"He he does too much kicking
with his head." Continent
ONIONS RAISED FROM SEED
Industry Is Profitable If Proper Meth
ods Are Used Difficult to Keep
Clean of Weed.
Seed onions are of better flavor
and keep longer and are more profit
able to grow than sets, though some
fall to grow them in the home garden
because they are more difficult to keep
clean of weeds.
The best way to raise onions from
seed is by sowing the seed in a bed
or cold frame early in the season and
transplanting later to the row where
they are to grow.
A small section of the hotbed will
grow 1,000 plants until they are the
size of quills, or they can be crowded.
By that time the ground will be warm
and all seed will have germinated so
that the plants may be set In clean
ground that has been worked over to
kill all the young weeds.
If one lacks for room in the hot
bed the seed may be sown In a shel
tered place, an old brush heap, ash
bed or some place where the soil Is
If there is room to sow the seeds In
drills six Inches apart they may be
worked some to keep them growing
before they are transplanted.
When you are ready to transplant
them, wet the ground and pull the
plants and then cut off about half
the top and slightly tip the roots.
Set the plants from two to three
Inches apart In the row and in rows
of 15 inches apart. If very dry use
water when transplanting and every
one will live.
If the soil has been well manured
with stable manure or poultry drop
pings and worked over Beveral times
before the onions are transplanted
the rows there will be but few
weeds to contend with and the plants
will not be checked In growth.
Onions should be pulled and placed
to dry In the shade when the tops be
gin to turn yellow and drop over,
which Is usually In August.
ESSENTIAL FEATURE OF SOW
Besides Belonging to Prolific Family,
Animal Should Have Weil
(By J. G. FULLER.)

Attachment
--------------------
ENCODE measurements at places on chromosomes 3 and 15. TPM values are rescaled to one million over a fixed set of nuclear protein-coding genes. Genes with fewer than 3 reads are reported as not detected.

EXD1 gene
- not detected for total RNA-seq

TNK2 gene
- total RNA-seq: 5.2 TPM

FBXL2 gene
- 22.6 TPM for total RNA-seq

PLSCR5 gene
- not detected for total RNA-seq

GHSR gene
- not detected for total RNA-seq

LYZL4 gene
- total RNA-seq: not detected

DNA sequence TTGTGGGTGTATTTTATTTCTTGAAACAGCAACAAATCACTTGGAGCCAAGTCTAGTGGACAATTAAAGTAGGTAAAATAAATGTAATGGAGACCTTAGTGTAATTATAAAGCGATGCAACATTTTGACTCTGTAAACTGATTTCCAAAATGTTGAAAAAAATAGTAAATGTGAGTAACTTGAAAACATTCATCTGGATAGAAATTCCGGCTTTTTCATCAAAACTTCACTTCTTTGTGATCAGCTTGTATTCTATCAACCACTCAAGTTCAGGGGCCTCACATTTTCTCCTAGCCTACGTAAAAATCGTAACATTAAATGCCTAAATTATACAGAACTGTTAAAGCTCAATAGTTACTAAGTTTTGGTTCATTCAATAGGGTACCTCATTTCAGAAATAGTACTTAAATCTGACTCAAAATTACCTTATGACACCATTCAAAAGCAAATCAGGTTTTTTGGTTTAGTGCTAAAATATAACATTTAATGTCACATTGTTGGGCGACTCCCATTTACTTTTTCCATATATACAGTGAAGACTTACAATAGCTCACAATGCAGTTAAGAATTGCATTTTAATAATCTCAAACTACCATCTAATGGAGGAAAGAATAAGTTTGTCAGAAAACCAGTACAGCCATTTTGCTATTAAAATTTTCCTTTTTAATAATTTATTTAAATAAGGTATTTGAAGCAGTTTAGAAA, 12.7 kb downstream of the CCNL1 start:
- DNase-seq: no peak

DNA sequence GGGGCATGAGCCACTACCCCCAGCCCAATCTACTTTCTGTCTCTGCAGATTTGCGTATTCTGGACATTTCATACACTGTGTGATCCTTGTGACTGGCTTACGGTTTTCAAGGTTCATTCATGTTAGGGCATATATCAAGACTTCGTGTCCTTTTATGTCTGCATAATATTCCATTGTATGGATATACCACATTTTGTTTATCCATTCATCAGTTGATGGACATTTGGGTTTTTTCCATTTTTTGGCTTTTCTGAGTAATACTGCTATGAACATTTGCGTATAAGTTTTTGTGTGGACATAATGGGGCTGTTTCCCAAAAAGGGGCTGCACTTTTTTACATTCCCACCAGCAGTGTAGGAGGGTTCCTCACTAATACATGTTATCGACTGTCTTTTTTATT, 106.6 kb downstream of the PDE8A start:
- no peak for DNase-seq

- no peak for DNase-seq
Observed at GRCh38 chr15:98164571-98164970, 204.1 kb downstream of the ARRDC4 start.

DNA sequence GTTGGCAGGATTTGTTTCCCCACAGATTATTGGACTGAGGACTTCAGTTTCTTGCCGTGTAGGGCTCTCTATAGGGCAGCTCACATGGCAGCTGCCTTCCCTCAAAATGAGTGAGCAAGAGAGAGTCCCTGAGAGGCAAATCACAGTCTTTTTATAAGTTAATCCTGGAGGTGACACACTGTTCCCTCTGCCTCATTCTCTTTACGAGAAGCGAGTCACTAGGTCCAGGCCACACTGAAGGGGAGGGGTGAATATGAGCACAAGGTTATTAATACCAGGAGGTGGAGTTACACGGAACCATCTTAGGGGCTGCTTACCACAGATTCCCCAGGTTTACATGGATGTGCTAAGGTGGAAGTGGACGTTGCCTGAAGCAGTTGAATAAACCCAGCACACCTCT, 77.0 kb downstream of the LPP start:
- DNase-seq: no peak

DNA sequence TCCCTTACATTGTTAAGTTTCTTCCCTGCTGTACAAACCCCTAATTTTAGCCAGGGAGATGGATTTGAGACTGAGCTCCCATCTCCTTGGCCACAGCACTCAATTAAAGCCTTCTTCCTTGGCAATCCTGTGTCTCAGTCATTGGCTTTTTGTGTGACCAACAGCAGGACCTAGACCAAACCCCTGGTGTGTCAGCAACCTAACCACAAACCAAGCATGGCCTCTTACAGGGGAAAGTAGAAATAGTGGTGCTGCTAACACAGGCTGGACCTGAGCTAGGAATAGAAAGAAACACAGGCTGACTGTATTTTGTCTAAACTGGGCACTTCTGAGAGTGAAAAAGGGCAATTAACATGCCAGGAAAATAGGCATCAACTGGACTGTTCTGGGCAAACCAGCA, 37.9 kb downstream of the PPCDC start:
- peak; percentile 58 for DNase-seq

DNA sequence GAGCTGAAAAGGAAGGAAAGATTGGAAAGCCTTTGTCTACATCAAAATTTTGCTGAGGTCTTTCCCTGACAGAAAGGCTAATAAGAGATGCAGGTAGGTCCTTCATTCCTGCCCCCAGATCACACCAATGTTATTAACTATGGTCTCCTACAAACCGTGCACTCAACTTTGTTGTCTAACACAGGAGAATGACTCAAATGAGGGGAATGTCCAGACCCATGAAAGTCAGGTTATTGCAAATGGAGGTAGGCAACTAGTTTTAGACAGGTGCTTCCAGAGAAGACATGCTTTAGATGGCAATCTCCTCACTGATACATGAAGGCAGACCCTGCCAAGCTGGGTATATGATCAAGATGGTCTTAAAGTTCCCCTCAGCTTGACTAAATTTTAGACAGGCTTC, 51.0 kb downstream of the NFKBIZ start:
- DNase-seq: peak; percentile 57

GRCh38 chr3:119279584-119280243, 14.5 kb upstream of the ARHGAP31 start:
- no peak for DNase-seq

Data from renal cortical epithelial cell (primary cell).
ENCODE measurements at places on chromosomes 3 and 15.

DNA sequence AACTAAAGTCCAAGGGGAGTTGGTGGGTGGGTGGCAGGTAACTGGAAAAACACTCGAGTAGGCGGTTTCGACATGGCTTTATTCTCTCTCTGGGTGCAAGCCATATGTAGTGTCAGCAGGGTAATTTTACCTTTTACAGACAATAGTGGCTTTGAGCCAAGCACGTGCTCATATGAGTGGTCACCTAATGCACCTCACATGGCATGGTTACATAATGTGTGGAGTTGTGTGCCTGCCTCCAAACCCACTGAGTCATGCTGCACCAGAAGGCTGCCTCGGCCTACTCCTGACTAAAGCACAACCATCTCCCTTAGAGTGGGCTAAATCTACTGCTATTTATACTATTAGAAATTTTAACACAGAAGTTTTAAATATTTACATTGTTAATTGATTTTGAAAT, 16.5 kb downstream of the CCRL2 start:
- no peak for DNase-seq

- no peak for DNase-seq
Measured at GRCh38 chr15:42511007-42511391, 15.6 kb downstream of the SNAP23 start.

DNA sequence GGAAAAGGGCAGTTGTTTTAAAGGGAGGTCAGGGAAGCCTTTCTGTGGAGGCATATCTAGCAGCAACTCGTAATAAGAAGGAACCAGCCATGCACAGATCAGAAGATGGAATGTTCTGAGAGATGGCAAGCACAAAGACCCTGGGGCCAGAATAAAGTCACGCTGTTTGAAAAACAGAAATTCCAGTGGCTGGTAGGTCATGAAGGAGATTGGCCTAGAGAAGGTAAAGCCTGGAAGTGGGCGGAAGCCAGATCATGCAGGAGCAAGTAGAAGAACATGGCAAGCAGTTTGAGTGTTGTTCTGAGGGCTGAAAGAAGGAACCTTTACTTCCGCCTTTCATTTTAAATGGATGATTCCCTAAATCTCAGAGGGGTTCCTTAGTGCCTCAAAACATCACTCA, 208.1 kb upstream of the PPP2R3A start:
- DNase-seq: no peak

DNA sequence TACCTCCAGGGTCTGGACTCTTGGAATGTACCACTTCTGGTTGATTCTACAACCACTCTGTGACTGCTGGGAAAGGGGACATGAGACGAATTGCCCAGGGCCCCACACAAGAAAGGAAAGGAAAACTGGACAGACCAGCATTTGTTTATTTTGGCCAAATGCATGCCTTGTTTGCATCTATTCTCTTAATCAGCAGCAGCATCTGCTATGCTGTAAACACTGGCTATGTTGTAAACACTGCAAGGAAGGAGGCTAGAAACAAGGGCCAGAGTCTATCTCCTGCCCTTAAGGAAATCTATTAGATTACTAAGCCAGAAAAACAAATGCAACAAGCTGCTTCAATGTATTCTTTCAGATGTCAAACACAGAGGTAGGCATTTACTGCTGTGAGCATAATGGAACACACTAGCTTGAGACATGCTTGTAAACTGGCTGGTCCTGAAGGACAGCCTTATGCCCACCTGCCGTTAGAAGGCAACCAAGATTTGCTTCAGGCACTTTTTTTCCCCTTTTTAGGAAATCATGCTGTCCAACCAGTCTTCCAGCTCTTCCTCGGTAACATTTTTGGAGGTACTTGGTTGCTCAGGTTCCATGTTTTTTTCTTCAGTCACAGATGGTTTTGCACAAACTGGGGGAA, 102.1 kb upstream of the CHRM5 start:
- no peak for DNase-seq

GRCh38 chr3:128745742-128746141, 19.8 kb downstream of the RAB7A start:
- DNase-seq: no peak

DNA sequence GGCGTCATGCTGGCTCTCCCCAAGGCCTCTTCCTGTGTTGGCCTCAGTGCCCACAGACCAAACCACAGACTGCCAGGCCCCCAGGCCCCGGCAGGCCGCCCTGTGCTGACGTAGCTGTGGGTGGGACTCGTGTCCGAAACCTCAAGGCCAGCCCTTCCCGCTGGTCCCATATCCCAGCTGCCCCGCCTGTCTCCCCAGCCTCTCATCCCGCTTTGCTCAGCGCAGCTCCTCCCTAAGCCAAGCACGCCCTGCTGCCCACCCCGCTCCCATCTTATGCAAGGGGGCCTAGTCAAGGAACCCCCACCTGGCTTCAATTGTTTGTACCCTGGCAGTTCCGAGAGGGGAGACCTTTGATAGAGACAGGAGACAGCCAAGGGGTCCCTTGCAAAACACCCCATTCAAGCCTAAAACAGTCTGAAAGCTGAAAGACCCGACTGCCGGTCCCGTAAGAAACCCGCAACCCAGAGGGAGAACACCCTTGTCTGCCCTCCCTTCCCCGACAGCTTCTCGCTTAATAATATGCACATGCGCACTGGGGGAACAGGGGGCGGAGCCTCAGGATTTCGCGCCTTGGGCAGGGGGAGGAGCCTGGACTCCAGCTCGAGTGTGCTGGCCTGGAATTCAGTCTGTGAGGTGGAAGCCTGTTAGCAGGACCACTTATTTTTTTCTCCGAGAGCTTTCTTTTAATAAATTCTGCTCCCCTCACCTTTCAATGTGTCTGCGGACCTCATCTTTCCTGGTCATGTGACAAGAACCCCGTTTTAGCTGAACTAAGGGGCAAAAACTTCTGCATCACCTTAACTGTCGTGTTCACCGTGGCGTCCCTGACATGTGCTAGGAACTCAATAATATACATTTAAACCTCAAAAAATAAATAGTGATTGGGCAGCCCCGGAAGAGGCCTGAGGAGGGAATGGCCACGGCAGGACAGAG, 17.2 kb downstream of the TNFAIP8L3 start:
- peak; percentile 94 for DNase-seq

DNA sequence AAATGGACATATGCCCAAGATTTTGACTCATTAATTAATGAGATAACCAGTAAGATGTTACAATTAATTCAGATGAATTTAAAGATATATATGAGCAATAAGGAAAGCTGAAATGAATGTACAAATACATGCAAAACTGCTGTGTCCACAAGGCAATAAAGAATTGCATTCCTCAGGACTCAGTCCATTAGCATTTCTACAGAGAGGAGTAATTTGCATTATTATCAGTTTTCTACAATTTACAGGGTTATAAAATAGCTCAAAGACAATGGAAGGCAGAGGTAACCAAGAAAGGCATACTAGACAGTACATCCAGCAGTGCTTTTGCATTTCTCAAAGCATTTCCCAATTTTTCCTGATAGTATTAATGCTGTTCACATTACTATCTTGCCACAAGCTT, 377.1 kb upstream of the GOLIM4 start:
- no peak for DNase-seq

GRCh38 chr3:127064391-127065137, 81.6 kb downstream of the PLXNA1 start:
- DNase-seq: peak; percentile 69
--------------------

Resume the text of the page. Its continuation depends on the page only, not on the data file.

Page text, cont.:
Although she need not be pure
bred, the sow as well as the boar,
should have marked characteristics of
the chosen breed. By carefully select
lng young bows from the most typical
and largest litters and properly devel
oping them, a splendid herd of females
can be developed In a few years' time.
To avoid any possibility of mistake,
the choicest bow pigs from the best
sows should be marked while they are
still nursing their dams. They should
not be penned or yarded with those
which are being fattened for market,
but, If possible, should be given free
dom and exercise1 In the open, where
a growing ration of green feeds, etc.,
A cement hog wallow should be lo
cated In a shady spot and contain
eight -or ten Inches of water. Crude
oil or coal tar dip poured on the water
will keep swine free from lice and
their skin In good condition.
are available. The sow should not be
as compactly built as the boar and
may be somewhat finer in conforma
tion and bone. When in fair flesh at
maturity, the most typical sows of the
lard type weigh 350 to 450 pounds. A
good breeder and mother cannot be
picked with certainty until she has
been tried out. Besides having the
proper conformation and belonging to
a prolific family, the Ideal sow should
have ten to twelve well-developed
nipples. The essential feature of the
sow is that she regularly produces
large, strong litters of pigs and moth
era them well.
SELECTION OF POTATO SEED
One of Most Important Factors for
Succeis In Industry No Waste
of Plant Food.
One of the essential and most Im
portant factors for success in the po
tato industry is the selection of per
fect seed stock from the hill, in much
the same way as seed corn Is selected
In the field from the best individual
There is no other way to get true
breed characteristics in potatoes ex
cept by selecting seed from the per
fect hill, and seed should be saved
only from hills producing a first-class
marketable potato In the growing of
which there Is no waste of plant food,
No manufacturer In this day of
economy could stand the loss entailed
by methods of manufacture under
which he was compelled to cull out
and throw In the scrap pile ZO per
cent of his product as waste, and no
one can expect the highest success in
potato culture who adopts methods re
sulting In a loss of 20 to 60 per cent
of his crop in culls and unmarketable
potatoes. But this Is what the potato
growers of the United States are,
many of them, doing today.
Possibilities of Pork.
The possibilities of expanding the
production of pork are so great that